The Slatest

Congress Won’t Let Obama Negotiate With Iran, Is Fine With Him Bombing Whomever He Wants Forever

Do whatever you want, except for what we don’t want you to do: Above, President Obama House Speaker John Boehner on March 17, 2015.

Photo by Brendan Smialowski/AFP/Getty Images

Nearly three months since President Obama finally asked Congress for an authorization of use military force against ISIS and nearly nine months since he first ordered airstrikes against the group, Karen DeYoung of the Washington Post reports that the authorization is on the verge of dying a quiet death in Congress.

What makes this remarkable—beyond the amount of time the U.S. has been conducting airstrikes without any explicit authorization—is that it’s happening at the same time Congress is engaged in an intense and highly publicized debate over its right to approve any nuclear deal with Iran. It’s hard to avoid the conclusion that Republican members of Congress are far more concerned with limiting the president’s authority to conduct diplomacy than they are with his ability to wage war against whomever he wants, for however long he wants.

Or at least, Republicans seem to have little interest in congressional oversight on foreign policy when there aren’t opportunities to oppose Obama. As DeYoung notes, the Authorization for Use of Military Force debate is a strange one: Liberal Democrats think the authorization that the president submitted last February is too broad, including no geographical limits on where the U.S. can strike ISIS. Hawkish Republicans think it’s too restrictive since it doesn’t authorize the deployment of “boots on the ground.” Across the board, there’s general support for airstrikes but little enthusiasm for Congress taking ownership of another long, difficult war. The president’s authorization is now essentially dead, and Congress doesn’t appear in a hurry to debate any alternatives.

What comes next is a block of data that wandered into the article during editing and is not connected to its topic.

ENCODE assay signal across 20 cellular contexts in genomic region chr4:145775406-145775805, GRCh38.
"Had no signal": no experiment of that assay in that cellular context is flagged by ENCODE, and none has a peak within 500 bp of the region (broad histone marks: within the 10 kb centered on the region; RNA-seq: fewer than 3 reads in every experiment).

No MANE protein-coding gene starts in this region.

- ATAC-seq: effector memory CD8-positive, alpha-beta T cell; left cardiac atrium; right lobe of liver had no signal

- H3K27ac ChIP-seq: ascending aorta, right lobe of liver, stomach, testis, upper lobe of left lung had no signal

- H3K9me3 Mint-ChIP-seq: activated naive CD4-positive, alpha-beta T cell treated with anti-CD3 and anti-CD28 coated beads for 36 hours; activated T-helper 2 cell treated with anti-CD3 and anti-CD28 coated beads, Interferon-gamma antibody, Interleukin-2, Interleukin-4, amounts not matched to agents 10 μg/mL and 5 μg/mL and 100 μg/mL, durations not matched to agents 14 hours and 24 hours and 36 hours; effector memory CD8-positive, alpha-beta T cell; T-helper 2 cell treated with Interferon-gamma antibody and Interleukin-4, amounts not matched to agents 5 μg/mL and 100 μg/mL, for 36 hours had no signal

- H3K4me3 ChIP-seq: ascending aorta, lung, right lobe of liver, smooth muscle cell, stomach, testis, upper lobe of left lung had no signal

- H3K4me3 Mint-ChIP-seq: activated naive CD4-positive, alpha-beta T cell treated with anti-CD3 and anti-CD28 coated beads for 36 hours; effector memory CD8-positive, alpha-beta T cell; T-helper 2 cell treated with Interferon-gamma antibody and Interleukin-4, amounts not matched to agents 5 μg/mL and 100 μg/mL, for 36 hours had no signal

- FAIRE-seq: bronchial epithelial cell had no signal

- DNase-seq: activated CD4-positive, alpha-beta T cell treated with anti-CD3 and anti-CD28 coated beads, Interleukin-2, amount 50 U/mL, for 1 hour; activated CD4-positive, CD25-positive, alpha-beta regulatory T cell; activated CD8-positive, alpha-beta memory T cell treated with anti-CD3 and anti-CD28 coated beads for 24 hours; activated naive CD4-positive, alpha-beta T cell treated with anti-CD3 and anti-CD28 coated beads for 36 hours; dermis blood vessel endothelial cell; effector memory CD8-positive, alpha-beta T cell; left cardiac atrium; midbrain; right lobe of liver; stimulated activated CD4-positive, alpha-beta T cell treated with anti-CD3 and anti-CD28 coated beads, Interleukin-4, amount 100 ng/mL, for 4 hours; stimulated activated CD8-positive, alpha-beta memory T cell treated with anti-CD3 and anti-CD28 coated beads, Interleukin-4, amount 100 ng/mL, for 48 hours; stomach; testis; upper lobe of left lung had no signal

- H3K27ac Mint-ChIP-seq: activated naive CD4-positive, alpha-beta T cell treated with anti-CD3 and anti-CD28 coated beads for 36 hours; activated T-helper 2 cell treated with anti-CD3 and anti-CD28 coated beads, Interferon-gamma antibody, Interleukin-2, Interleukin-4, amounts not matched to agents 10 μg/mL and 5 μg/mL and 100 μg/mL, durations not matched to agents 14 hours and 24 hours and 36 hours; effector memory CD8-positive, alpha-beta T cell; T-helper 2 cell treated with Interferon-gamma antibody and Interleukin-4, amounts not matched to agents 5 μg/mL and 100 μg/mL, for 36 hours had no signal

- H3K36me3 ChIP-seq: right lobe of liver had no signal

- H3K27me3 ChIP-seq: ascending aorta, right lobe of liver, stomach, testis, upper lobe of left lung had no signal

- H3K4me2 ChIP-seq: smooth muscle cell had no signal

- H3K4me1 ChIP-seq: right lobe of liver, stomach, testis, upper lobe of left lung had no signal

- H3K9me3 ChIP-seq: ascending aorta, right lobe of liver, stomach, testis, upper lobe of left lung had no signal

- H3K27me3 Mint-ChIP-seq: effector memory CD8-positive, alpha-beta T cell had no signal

In the meantime, the U.S. will continue to conduct airstrikes against ISIS using the flimsy legal authority of an authorization passed in the wake of 9/11, when the group didn’t even exist.  And with extremists in countries including Libya, Jordan, Lebanon, Saudi Arabia, Tunisia, and Yemen pledging allegiance to ISIS, the administration and its allies are now debating expanding the campaign beyond Iraq and Syria.

Obama deserves some blame for this situation. By waiting for months to ask for an authorization and arguing that he has the legal authority to continue airstrikes even without it, he’s seriously lowered the stakes of this debate. But Congress shouldn’t have let him. The U.S. Constitution, as subsequently interpreted by the Supreme Court, gives the president wide latitude to conduct negotiations on behalf of the United States without congressional input. The president’s ability to order the use military force, however, is meant to be much more limited. The current Congress seems to have it backward.